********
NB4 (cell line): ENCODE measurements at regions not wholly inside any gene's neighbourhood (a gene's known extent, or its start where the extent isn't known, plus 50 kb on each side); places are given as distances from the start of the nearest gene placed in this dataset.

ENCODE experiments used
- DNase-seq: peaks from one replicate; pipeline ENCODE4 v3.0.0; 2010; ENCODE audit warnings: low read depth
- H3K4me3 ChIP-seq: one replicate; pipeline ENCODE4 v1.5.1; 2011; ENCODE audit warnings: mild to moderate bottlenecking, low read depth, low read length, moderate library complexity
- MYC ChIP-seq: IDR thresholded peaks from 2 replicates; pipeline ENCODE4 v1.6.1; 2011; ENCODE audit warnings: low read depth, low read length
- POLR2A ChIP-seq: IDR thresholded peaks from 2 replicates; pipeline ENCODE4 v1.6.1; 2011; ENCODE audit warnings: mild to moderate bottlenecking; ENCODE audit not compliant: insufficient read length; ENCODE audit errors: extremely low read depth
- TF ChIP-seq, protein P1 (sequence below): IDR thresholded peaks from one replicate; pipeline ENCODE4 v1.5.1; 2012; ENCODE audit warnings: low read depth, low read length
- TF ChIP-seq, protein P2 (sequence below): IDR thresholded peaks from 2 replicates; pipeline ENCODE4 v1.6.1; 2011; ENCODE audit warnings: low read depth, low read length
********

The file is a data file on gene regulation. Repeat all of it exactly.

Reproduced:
NB4 (cell line): ENCODE measurements at regions not wholly inside any gene's neighbourhood (a gene's known extent, or its start where the extent isn't known, plus 50 kb on each side); places are given as distances from the start of the nearest gene placed in this dataset.

ENCODE experiments used
- DNase-seq: peaks from one replicate; pipeline ENCODE4 v3.0.0; 2010; ENCODE audit warnings: low read depth
- H3K4me3 ChIP-seq: one replicate; pipeline ENCODE4 v1.5.1; 2011; ENCODE audit warnings: mild to moderate bottlenecking, low read depth, low read length, moderate library complexity
- MYC ChIP-seq: IDR thresholded peaks from 2 replicates; pipeline ENCODE4 v1.6.1; 2011; ENCODE audit warnings: low read depth, low read length
- POLR2A ChIP-seq: IDR thresholded peaks from 2 replicates; pipeline ENCODE4 v1.6.1; 2011; ENCODE audit warnings: mild to moderate bottlenecking; ENCODE audit not compliant: insufficient read length; ENCODE audit errors: extremely low read depth
- TF ChIP-seq, protein P1 (sequence below): IDR thresholded peaks from one replicate; pipeline ENCODE4 v1.5.1; 2012; ENCODE audit warnings: low read depth, low read length
- TF ChIP-seq, protein P2 (sequence below): IDR thresholded peaks from 2 replicates; pipeline ENCODE4 v1.6.1; 2011; ENCODE audit warnings: low read depth, low read length